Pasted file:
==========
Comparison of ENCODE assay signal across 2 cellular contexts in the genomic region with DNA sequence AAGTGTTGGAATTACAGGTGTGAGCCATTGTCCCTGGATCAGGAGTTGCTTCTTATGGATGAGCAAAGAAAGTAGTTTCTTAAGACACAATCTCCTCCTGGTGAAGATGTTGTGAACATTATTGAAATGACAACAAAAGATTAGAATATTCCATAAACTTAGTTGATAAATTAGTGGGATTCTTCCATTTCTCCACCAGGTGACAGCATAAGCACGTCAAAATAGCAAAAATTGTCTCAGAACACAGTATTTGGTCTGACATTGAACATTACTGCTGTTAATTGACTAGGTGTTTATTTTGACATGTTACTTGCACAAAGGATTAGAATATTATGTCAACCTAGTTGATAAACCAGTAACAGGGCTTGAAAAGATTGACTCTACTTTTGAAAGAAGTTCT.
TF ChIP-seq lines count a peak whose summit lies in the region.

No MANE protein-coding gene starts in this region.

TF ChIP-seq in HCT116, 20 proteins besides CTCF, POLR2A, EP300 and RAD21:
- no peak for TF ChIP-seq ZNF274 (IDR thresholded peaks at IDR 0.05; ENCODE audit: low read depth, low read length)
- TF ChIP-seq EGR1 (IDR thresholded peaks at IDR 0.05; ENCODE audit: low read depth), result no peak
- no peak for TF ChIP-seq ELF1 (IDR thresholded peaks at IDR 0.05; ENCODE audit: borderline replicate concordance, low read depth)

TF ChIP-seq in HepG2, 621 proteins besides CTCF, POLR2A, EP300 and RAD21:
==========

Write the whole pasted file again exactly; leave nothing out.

Comparison of ENCODE assay signal across 2 cellular contexts in the genomic region with DNA sequence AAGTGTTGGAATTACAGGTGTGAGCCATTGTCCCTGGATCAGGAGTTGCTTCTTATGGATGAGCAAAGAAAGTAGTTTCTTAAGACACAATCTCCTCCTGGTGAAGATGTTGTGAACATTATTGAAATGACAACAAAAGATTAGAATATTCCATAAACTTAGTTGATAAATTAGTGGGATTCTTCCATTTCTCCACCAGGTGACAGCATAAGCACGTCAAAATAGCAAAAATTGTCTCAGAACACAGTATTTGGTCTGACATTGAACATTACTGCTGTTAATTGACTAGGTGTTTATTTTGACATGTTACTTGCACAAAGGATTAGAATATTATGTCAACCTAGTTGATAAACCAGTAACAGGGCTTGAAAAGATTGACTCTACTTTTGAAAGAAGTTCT.
TF ChIP-seq lines count a peak whose summit lies in the region.

No MANE protein-coding gene starts in this region.

TF ChIP-seq in HCT116, 20 proteins besides CTCF, POLR2A, EP300 and RAD21:
- no peak for TF ChIP-seq ZNF274 (IDR thresholded peaks at IDR 0.05; ENCODE audit: low read depth, low read length)
- TF ChIP-seq EGR1 (IDR thresholded peaks at IDR 0.05; ENCODE audit: low read depth), result no peak
- no peak for TF ChIP-seq ELF1 (IDR thresholded peaks at IDR 0.05; ENCODE audit: borderline replicate concordance, low read depth)

TF ChIP-seq in HepG2, 621 proteins besides CTCF, POLR2A, EP300 and RAD21: